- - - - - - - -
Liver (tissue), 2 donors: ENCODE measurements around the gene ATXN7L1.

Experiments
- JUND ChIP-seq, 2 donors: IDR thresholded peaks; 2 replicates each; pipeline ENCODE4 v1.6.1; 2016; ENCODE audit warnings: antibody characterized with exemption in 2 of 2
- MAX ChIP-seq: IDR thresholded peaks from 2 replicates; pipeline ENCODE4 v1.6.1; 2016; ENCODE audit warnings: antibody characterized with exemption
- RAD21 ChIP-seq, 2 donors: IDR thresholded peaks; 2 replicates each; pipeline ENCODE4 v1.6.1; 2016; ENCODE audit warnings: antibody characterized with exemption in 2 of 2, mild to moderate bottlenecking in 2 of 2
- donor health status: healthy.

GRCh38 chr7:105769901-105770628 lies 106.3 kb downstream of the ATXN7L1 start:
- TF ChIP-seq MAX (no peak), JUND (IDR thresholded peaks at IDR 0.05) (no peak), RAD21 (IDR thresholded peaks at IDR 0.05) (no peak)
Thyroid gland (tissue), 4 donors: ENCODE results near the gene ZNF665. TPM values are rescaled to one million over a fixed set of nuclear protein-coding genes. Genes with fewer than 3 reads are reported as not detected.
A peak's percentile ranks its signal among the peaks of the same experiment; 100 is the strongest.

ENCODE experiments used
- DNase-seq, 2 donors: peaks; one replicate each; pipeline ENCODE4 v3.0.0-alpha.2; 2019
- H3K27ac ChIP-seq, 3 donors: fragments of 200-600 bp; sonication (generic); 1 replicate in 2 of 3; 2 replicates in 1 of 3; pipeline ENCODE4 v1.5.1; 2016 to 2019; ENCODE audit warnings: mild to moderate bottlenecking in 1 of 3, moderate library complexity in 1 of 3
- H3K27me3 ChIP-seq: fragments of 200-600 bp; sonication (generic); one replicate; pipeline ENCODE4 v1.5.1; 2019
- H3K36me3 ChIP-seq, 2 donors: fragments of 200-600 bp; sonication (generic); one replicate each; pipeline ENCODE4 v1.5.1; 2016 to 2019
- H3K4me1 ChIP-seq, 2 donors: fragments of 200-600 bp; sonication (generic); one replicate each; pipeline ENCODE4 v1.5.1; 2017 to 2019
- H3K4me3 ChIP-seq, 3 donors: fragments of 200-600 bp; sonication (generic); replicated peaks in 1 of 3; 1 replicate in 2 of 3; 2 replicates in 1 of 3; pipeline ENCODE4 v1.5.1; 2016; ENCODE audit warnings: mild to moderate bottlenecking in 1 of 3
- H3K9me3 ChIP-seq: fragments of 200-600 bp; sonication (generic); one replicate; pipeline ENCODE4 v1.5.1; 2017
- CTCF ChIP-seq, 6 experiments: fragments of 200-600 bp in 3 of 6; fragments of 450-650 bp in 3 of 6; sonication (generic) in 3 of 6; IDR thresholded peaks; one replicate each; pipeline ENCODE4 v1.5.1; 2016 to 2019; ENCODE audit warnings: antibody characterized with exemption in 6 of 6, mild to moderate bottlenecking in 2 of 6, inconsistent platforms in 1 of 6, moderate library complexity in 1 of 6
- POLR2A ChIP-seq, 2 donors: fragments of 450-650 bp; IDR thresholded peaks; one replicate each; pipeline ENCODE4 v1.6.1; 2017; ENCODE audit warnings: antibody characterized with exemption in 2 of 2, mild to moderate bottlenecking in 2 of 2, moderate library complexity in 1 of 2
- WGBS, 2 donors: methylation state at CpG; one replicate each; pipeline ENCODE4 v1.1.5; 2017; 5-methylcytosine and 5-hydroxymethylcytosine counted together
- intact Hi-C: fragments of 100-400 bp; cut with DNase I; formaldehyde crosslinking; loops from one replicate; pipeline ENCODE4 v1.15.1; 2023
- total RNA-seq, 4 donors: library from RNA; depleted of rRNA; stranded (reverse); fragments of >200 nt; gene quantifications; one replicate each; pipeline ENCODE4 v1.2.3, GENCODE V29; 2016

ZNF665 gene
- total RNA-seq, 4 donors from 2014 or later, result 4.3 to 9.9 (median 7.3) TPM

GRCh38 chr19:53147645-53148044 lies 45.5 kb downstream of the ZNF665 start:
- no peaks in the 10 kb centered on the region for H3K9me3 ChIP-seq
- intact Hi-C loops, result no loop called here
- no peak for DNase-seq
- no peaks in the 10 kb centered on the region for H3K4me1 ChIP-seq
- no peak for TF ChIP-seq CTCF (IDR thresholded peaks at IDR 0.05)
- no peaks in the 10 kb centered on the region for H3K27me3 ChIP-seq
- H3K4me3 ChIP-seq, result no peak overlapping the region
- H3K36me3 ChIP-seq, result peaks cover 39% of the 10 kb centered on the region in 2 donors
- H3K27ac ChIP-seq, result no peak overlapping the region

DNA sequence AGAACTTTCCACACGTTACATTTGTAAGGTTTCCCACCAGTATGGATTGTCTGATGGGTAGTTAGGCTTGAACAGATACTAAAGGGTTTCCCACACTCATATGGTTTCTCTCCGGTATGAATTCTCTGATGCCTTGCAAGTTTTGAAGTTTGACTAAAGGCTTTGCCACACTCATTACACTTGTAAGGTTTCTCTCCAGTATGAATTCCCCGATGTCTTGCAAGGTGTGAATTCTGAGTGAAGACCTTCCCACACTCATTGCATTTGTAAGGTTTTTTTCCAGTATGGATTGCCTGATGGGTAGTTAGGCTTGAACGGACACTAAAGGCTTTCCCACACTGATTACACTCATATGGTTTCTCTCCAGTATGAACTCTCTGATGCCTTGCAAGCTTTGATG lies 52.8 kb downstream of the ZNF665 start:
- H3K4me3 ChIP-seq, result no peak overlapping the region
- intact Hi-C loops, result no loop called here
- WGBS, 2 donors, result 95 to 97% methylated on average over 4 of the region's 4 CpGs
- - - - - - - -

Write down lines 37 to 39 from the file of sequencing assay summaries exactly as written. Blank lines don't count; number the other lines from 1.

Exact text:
- H3K4me3 ChIP-seq, result no peak overlapping the region
- intact Hi-C loops, result no loop called here
- WGBS, 2 donors, result 95 to 97% methylated on average over 4 of the region's 4 CpGs